FX Update: Yuan-yen mean reversion is on. USD on a rampage.
Head of FX Strategy
Summary: The sharp devaluation move in the Chinese renminbi over the last week has injected fresh energy in the US dollar rally, especially against commodity- and emerging market currencies. Meanwhile, firming bond markets and weaker commodity prices have finally offered the Japanese yen a strong new source of support, as it has matched USD strength over the last several sessions.
FX Trading focus: Yuan-yen mean reversion. USD on the rampage versus cratering CNH, commodity- and EM-currencies and stering.
My colleague Redmond Wong has penned an excellent piece on the CNY move of the last week and the outlook for strong mean reversion in CNH relative to the Japanese yen, as China has finally moved off its semi-peg against the rising US dollar in recent months in allowing the recent steep valuation in the currency. Meanwhile, after its long bout of extreme weakness, the JPY has begun matching USD strength in recent days and could even outpace the greenback on further commodity weakness and a consolidation in global bond yields. Any nudge from the Bank of Japan indicating a softer attitude toward yield-caps would be an additional kicker, if this Thursday’s meeting may be too premature for expecting such a development.
The CNH move has broadened out the USD strength over the last few sessions and brutally so when we look at the likes of the sudden jolt lower in AUDUSD within the G-10, but also as most EM currencies have been marked sharply lower versus the rising greenback on a wave of risk aversion. As long as commodity prices continue to weaken (possibly a reflexive development in the first place), the CNH move may continue, though I have a hard time believing that the pace of weakness will continue for long at the remarkable >1% move we saw today. (Small update: Just before finishing up this update, China was out cutting its banks’ RRR for forex by a percent to ease pressure on the yuan and triggering a sharp consolidation. This suggests it would like to see a slower pace of weakness, or maybe even hopes of signaling “enough is enough for now” )
Sterling is taking a broad beating, as well it should, with the economy beset by supply-side limitations, a contracting fiscal outlook and a cost-of-living crisis that is already showing signs of crimping real growth, with last week’s weak March Retail Sales and second-lowest ever April GfK Consumer Confidence reading helping to spark the sterling meltdown on top of the pressure provided by the strengthening US dollar. And this is before the inevitable roll-over in home prices once higher rates begin to bite (the UK not alone here). All the while, the UK has a yawning current account deficit aggravated over the last 6 months by spiraling costs for its energy imports, while recent weak risk appetite reduces the potential for investment capital inflows to offset. The 1.3000 level in GBPUSD gave way on Friday with brutal force and the follow through to kick off this week looks ominous. On the chart, the eye is drawn toward the massive 1.2000 level – arguably the real range support when not considering the worst chaotic days in early 2020 during the reaction to the global pandemic outbreak.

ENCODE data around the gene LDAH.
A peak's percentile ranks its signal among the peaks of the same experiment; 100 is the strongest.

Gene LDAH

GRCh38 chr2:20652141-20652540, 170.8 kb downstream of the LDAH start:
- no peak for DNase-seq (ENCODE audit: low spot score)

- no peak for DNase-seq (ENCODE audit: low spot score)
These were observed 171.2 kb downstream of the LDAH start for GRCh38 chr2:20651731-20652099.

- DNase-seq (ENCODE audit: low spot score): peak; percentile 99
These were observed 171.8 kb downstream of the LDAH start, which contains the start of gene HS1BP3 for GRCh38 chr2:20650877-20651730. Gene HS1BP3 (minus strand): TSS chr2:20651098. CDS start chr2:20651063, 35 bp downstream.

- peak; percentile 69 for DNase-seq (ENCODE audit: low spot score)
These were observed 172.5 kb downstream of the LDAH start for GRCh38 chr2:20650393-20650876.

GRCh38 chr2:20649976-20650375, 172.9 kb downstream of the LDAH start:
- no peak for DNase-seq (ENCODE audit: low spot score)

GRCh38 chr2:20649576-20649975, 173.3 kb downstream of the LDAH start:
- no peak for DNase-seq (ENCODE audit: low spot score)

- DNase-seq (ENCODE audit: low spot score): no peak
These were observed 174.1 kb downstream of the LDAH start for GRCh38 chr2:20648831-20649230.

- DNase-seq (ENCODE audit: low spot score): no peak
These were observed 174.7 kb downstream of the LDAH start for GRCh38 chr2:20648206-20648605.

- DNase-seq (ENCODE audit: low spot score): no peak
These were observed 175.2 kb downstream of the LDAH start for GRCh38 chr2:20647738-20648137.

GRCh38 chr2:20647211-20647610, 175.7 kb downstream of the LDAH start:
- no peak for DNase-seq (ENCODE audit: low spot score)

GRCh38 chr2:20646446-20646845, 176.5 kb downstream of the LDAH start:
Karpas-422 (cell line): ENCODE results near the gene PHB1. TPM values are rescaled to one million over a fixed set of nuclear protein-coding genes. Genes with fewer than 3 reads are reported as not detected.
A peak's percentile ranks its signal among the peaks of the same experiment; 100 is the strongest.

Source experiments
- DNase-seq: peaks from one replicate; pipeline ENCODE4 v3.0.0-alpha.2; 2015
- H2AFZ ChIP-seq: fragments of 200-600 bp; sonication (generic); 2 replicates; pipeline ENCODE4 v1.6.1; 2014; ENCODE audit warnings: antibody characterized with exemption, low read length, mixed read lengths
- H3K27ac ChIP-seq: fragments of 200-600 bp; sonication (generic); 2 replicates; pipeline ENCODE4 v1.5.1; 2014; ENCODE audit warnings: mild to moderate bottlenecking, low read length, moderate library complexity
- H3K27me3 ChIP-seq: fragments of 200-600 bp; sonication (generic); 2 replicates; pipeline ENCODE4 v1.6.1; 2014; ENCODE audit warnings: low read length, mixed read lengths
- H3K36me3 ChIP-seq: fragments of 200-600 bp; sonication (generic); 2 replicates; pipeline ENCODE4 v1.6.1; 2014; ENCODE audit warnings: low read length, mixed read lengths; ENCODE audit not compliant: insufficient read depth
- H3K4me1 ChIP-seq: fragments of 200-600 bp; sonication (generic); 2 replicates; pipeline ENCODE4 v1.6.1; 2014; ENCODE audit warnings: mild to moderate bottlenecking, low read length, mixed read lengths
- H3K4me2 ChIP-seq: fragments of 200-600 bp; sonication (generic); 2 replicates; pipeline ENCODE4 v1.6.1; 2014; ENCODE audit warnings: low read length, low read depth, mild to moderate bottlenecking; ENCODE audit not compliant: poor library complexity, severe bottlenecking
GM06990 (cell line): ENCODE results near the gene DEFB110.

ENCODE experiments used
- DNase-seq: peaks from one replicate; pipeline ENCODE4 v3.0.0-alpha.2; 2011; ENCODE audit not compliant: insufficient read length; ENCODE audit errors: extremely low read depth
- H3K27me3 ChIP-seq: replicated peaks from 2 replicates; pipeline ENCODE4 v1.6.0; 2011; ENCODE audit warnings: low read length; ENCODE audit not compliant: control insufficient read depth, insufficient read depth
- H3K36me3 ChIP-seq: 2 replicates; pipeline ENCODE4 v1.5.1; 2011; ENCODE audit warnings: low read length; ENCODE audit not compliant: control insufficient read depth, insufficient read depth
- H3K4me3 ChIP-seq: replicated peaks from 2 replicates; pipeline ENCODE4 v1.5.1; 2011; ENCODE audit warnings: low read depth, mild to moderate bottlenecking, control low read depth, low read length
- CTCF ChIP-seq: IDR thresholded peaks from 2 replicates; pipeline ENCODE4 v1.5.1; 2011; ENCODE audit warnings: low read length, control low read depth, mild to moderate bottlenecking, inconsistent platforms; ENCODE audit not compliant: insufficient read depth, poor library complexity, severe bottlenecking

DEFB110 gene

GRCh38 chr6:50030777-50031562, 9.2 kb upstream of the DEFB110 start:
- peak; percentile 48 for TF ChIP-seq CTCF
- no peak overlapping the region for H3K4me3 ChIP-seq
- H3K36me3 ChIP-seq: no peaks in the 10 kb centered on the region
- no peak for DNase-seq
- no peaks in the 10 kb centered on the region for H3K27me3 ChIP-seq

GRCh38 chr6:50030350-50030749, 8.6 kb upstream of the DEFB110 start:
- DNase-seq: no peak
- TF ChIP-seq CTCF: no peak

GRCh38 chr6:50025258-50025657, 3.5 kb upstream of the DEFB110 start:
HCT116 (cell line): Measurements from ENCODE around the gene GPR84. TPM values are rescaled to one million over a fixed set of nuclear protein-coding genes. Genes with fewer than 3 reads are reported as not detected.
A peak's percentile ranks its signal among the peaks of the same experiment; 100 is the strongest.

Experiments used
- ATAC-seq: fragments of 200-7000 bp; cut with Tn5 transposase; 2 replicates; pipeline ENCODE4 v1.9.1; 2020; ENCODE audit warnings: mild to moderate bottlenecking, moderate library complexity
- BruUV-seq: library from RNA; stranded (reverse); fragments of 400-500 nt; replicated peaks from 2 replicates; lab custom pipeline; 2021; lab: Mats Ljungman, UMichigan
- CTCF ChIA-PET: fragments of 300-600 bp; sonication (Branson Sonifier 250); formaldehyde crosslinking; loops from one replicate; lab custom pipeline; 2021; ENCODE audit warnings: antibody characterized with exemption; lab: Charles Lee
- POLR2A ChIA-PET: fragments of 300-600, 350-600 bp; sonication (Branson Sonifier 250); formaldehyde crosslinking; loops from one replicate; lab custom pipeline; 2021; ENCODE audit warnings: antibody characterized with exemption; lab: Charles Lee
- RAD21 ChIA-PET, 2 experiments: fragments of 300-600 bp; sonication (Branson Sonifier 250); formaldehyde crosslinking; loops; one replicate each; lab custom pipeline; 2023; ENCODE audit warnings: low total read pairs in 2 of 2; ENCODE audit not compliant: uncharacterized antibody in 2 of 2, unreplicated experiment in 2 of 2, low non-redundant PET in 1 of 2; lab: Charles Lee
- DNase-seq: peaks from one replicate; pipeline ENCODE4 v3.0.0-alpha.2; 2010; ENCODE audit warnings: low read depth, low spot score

EUR anti-climax on French presidential election result. With the backdrop of cratering risk sentiment, the strong Macron victory in the French presidential election run-off failed to spark the kind of interest it might have in a different context. Suffice it to say that the euro avoided a potential disaster, but that this was largely expected by the time the weekend rolled around and seems mostly in the price anyway when elsewhere the CNH is suddenly undergoing a violent revaluation, etc. I still like EUR versus the sterling here and for some time forward and in the long term versus the US dollar, though not as long as global markets are in a risk deleveraging moment. Interested in possible reactivity in the EURGBP cross if the 0.8500 area falls in the days to come. Otherwise, the French election situation is still with us in two ways – first if the legislative elections in June produce a PM that is in opposition to Macron and second, if instead if current ECB President Lagarde ends up as the next French PM as Macron apparently hopes. This would set in motion a search for the next ECB president, much needed as Lagarde is out of her depth in the role. She refused to comment on taking the role when asked today.
Table: FX Board of G10 and CNH trend evolution and strength.
The USD has risen to the top of late, but do note the tremendous momentum shift in the JPY over the last week, just as the CNH has move in the opposite direction. The commodity currencies taking it on the chin, and showing up most clearly in the weak AUD as it is the most China-linked G-10 currency.
Table: FX Board Trend Scoreboard for individual pairs.
Watching for further signs of commodity currency weakness and breakout levels in EURGBP – note the EURSEK move lower neutralized – but will it turn higher. Elsewhere, the funk in gold is deepening – watching chart levels at 1,900 and below.
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